Mammogram Rate Declining, Study Suggests

Women older than 40 are supposed to have mammograms every year to try to spot breast cancer early, but a new study suggests that fewer women in that age range have been getting them in recent years.

Research by Dr. Nancy Breen of the National Cancer Institute, among others, shows the mammography rate fell by as much as 4 percent nationwide between 2000 and 2005.

The report's authors call that drop "significant" and say theirs is the first study to detect that the decline is nationwide.

The study appears in the June issue of the journal Cancer of the American Cancer Society.

Some of the sharpest declines were seen among women who previously reported high screening rates — women between 50- and 64-years-old, and women in higher socioeconomic levels.

Dr. Breen and her co-authors noted that the dip in screening rates coincides with a fall in the reported cases of breast cancer, and say they "are concerned that some of the observed decline in incidence (of breast cancer) may be due in part to the leveling-off and reduction in mammography rates."

On The Early Show Monday, Dr. Michele Blackwood, a breast cancer surgeon and medical director of the Connie Dwyer Breast Center ( in Newark, N.J., called the possible trend "scary."

She told co-anchor Julie Chen the drop among women 50-64, "the baby boomers, the well-educated, the ones with the most insurance" is "shocking." Their decrease is seven percent.

One factor, Blackwood noted, may be the sudden drop in the use of hormone replacement therapy for the symptoms of menopause, after a 2002 study tied HRT to an increased risk of breast cancer and heart disease. Many women in that age group had gotten into the habit of going to their doctors for hormone replacement therapy, and getting annual mammograms as part of that process. When women stopped visiting their doctors for HRT prescriptions, they may not have continued going just for mammograms.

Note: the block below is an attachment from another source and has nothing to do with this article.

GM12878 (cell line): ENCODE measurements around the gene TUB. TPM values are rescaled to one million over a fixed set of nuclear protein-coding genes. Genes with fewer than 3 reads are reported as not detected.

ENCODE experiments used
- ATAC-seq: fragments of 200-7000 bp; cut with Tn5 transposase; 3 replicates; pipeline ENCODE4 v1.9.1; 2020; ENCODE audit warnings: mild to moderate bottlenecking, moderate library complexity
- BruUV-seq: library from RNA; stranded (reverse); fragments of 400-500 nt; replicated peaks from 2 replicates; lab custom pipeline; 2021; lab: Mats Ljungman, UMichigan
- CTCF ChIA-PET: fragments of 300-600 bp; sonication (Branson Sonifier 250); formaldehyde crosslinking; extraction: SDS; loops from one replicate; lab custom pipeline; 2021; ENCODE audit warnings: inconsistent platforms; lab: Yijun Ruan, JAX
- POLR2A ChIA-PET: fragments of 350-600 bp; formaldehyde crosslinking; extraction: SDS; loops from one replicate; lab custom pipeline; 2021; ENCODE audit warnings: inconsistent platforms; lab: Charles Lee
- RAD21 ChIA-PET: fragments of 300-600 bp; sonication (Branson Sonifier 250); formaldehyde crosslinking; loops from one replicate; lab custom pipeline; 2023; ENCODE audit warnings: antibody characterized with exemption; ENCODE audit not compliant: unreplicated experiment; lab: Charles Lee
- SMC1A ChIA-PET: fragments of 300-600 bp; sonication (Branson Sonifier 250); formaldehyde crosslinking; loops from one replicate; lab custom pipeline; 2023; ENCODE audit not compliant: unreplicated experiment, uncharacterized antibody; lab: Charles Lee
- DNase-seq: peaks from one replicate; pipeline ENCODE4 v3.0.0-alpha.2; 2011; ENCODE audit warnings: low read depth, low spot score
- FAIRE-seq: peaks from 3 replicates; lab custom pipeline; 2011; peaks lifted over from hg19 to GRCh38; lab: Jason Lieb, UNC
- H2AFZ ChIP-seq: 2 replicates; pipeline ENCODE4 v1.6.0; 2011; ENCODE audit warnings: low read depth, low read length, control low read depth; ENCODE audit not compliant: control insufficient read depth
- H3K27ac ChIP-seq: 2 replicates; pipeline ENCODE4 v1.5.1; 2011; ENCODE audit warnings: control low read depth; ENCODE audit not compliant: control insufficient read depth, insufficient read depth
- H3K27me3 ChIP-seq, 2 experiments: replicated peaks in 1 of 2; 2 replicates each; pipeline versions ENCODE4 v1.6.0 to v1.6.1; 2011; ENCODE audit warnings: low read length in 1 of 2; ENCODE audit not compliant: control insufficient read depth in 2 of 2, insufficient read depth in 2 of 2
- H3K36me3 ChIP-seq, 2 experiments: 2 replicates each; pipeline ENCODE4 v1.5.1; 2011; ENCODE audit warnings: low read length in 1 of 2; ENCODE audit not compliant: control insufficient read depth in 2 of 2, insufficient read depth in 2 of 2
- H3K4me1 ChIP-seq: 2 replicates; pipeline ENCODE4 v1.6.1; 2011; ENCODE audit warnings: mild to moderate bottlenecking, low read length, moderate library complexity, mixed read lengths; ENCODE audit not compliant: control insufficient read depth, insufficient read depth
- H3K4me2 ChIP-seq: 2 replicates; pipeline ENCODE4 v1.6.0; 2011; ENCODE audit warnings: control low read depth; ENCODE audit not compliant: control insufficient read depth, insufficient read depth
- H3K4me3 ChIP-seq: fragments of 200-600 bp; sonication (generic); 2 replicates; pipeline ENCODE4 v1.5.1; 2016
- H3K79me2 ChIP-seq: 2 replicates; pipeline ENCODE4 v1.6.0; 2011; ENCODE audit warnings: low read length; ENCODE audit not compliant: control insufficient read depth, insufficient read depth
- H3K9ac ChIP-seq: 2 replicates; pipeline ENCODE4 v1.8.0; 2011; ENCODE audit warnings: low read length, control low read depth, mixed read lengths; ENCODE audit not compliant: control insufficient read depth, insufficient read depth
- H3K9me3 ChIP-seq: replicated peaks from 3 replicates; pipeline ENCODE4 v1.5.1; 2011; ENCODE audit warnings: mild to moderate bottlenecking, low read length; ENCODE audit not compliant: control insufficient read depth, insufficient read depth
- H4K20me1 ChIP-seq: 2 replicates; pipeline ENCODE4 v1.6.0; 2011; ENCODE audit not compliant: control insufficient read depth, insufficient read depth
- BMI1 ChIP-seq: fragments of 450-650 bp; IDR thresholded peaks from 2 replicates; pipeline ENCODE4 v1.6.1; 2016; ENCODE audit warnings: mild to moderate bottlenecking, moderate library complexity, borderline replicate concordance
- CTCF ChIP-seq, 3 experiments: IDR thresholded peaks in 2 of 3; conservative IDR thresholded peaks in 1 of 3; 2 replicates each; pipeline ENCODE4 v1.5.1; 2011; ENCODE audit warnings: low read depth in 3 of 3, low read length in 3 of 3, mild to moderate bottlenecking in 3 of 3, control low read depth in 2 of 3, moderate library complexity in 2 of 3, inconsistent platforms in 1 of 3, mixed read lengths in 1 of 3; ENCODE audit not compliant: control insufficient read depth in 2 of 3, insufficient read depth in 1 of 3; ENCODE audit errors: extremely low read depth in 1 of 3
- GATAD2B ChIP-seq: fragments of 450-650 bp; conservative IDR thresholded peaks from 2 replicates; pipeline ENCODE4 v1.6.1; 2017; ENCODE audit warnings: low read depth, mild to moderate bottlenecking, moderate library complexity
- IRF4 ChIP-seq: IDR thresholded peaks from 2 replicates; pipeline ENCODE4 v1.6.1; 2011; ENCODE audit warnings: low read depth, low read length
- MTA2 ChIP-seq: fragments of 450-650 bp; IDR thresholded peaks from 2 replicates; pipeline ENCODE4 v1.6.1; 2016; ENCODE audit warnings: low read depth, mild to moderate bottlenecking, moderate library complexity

Another possible factor is the closing of roughly 10 percent of mammography centers in the U.S. due to lower insurance reimbursement rates for the procedure as well as a rise in lawsuits.

Some complacency may also be at work here, Blackwood said: The medical community has done such a good job of treating breast cancer and making it less of a death sentence that certain women may have lost their fear of the disease. Of course, it's early detection that allows for more successful treatment.

"Breast cancer can be cured if it's caught in an early stage. The way to do that is to have an annual mammogram," Blackwood stressed. "If you're in your 40s or 50s, you have 25 to 40 percent less chance of dying from breast cancer if you have an annual screening mammogram."

Blackwood offered suggestions on how women older than 40 can remember to get their annual mammograms. One was to tie it to an important date, such as your birthday or that of someone in your family. Also, go for the test with someone you know: "Bring them with you. Make a day of it! Go to lunch." And pamper yourself afterwards, with something simple, such as having your nails done.

"You shouldn't be dreading" having a mammogram, Blackwood said. "You're doing something good for yourself" that day.

As for women who don't have their own doctor or health insurance, Blackwood said, "Actually, there are many programs around the country sponsored at the state, county or city level where women can go for convenient mammograms that are free or very inexpensive. Women should call their local health authorities to find out how to obtain those mammograms."

So, she concluded, there's no excuse not to get a mammogram!

"If I told you I had a cheap way to spend just a few minutes and help yourself prevent a serious disease, wouldn't you take advantage of it? That's what a mammogram is. It's as simple as that."